As part of my Astronomy GCSE course (which I did 2010-11 at the Royal Observatory, Greenwich), I took some photographs of celestial objects for my coursework.
I used the National Schools' Observatory's Liverpool Telescope on La Palma, using the website to tell it what to look at. I then used image editing software to make the most of the pictures. I had to write a full account of my efforts and an analysis of the images. (And I got an A*, so ner.)
Here are the pics and a few brief notes.
Here's the Crab nebula - or M1 in Messier's catalogue. It's an exploded star, and Chinese astronomers reported seeing the supernova in 1054 AD. At it's heart there's a small, very dense neutron star. I thought the tendrils of gas looked a bit like the insides of a heart.
The image was taken at 21:00:00 GMT on 20 February 2011, with an exposure of 120.00 seconds using filter HA. Temperature was 6.5C, humidity 23%, pressure 779 mBar. It was a dry night with a wind of 2.5 m/s in a SSW direction.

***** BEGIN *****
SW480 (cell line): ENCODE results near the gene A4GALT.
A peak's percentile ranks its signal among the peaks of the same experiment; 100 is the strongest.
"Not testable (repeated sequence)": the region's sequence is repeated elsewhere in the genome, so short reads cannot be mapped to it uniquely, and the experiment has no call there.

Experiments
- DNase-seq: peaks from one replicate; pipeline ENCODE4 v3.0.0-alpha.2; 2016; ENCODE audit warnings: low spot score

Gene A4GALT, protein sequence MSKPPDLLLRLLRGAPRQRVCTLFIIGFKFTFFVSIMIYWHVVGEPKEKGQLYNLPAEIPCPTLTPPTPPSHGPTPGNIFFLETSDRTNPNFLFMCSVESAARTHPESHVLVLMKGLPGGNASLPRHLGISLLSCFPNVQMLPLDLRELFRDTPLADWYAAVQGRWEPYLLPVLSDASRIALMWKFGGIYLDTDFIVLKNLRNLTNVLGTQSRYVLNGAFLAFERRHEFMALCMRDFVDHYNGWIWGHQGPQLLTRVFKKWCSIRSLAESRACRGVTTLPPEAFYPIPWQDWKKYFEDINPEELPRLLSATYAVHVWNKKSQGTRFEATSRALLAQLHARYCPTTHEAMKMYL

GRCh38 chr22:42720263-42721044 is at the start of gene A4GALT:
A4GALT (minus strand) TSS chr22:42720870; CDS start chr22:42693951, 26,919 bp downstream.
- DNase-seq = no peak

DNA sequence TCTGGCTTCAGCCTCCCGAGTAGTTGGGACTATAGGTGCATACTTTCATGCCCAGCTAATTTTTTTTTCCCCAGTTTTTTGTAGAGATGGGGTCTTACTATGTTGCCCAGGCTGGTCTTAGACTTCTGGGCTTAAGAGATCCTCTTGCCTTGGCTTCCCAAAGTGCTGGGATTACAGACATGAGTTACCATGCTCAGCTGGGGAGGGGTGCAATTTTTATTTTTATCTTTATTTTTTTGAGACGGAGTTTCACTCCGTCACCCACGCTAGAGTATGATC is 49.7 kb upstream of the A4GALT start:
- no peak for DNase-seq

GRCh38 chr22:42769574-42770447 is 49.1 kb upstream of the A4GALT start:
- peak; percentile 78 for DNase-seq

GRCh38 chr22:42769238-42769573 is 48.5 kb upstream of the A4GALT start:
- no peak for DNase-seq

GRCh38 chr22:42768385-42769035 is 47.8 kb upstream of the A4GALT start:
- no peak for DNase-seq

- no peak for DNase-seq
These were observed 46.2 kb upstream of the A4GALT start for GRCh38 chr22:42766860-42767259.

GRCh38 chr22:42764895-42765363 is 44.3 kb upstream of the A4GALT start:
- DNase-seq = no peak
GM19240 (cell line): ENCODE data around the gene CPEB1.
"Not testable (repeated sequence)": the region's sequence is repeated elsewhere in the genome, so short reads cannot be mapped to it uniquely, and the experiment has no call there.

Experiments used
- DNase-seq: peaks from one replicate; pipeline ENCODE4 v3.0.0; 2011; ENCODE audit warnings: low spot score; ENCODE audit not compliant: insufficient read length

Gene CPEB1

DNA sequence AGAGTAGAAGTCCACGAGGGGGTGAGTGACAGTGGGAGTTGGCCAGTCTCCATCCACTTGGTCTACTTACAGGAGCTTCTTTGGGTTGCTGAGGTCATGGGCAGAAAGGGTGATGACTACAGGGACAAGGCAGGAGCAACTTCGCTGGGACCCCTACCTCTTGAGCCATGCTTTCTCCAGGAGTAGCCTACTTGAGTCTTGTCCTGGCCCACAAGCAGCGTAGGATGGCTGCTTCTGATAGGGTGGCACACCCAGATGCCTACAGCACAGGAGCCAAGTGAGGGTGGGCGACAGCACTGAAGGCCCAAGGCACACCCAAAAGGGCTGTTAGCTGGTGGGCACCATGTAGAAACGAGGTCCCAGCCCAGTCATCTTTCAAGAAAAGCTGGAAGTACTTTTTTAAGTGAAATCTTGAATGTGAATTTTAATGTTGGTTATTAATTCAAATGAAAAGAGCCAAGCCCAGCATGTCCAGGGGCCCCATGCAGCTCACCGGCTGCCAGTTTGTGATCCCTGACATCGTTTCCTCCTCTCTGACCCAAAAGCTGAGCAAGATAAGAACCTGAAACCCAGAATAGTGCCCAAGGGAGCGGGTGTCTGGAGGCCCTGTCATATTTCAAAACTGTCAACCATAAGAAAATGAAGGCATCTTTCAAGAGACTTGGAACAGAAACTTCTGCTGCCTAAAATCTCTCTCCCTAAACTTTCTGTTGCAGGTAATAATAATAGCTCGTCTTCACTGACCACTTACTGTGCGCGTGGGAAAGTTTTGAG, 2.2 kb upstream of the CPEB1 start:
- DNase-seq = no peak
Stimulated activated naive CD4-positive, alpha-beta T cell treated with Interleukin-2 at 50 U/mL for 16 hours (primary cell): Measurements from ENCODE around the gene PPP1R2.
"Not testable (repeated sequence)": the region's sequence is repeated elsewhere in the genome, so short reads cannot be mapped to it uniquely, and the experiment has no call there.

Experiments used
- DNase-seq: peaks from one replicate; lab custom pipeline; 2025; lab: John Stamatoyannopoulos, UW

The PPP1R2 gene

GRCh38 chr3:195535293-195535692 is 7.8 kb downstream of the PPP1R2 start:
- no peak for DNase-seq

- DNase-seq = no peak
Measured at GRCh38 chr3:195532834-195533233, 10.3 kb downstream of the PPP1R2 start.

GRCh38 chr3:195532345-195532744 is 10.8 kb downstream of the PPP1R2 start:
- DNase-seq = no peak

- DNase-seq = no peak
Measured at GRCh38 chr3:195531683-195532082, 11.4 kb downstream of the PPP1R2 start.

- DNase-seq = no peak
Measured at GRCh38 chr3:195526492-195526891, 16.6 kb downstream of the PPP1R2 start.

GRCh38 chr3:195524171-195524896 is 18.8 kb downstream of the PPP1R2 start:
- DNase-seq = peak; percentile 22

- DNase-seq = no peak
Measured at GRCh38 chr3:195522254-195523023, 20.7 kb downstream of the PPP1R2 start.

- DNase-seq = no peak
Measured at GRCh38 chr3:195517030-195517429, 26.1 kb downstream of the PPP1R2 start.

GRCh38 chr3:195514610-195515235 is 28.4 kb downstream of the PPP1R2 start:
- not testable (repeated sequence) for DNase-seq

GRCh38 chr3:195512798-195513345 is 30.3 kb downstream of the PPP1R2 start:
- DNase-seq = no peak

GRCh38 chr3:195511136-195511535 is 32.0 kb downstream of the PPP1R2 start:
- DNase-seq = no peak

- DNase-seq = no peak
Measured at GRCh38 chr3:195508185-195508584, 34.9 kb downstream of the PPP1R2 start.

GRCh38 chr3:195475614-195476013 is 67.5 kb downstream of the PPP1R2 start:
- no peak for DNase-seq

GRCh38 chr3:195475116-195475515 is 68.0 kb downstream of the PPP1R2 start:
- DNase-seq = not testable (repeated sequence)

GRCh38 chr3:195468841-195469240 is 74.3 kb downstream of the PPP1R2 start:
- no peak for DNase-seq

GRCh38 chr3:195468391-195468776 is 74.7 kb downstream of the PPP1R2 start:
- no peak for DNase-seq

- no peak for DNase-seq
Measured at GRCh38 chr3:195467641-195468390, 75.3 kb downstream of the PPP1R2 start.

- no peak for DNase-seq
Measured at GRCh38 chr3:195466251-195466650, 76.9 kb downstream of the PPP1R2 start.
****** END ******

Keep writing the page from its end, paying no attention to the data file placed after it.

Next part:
The galaxy NGC 2776 is a lot less famous - or studied - than M1. It's a spiral galaxy in the constellation of Lynx, which appears disc-on to us.
This image was take at 22:19:00 GMT on 28 February 2011, with an exposure of 120.00 seconds and using filter R. The temperature was 8.5C, humidity 9%, pressure 777 mBar. It was a dry night with a wind at 8.6 m/s in a SSW direction.
NGC 4216 is another spiral galaxy, but this time edge-on to us, giving a better sense of the bulge in the middle (containing a super-massive black hole). The dark bits round the edge are probably dust obscuring the stars. NGC 4216 is in the Virgo Cluster.
This image was taken at 04:16:00 GMT on 1 March 2011, with an exposure time of 120.00 seconds and using filter R. The temperature was 8C, humidity 7%, pressure 775 mBar. It was a dry night with a wind at 7.2 m/s in a SSW direction.
There's a more impressive image of NGC 4216 here.
First of May -- Jonathan Coulton
4 hours ago